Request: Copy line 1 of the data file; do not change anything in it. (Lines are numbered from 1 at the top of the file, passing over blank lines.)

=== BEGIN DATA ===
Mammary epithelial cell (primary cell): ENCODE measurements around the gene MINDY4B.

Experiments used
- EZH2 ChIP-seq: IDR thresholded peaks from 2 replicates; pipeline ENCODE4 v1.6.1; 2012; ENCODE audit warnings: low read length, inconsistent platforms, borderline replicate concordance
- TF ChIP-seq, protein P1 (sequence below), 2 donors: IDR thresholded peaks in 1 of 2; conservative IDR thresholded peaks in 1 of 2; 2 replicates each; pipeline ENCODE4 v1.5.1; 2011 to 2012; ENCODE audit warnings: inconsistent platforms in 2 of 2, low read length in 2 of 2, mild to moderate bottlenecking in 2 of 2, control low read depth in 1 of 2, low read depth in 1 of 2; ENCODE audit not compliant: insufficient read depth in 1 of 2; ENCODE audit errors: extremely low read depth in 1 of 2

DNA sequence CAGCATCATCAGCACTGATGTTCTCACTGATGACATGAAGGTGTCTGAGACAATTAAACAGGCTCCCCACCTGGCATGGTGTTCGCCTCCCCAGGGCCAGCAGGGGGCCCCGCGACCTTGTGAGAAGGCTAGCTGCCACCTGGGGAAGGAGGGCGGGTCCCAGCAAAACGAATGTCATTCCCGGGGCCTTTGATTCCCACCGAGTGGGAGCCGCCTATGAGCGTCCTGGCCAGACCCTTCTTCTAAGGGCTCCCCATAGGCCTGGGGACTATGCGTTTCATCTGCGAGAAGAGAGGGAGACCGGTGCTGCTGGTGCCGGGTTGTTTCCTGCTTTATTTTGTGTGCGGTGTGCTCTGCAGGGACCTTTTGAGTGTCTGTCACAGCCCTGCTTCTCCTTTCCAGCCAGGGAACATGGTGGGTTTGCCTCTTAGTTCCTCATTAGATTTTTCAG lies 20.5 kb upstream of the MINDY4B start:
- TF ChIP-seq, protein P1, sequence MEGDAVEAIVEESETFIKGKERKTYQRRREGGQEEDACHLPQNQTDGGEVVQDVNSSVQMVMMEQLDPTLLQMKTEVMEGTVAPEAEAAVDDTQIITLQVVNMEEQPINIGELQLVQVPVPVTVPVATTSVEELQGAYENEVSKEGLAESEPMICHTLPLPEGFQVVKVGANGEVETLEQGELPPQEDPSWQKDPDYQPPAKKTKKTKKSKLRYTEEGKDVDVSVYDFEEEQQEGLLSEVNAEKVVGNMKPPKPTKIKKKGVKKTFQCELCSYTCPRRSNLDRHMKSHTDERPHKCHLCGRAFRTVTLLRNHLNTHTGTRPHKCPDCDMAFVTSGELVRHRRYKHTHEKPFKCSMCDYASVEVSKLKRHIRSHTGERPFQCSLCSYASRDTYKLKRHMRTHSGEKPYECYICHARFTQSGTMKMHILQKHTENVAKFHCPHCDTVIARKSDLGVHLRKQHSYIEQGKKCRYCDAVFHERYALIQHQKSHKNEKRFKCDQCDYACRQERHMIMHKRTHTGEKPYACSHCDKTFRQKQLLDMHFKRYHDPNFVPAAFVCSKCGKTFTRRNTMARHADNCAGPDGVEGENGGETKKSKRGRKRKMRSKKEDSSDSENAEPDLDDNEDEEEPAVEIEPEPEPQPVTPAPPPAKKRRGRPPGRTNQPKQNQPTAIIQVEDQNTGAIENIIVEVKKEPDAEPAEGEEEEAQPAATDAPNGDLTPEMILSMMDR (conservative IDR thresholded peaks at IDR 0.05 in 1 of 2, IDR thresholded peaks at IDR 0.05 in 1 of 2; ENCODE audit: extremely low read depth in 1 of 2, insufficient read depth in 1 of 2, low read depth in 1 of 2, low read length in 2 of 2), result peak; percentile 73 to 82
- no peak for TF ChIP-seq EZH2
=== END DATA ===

Mammary epithelial cell (primary cell): ENCODE measurements around the gene MINDY4B.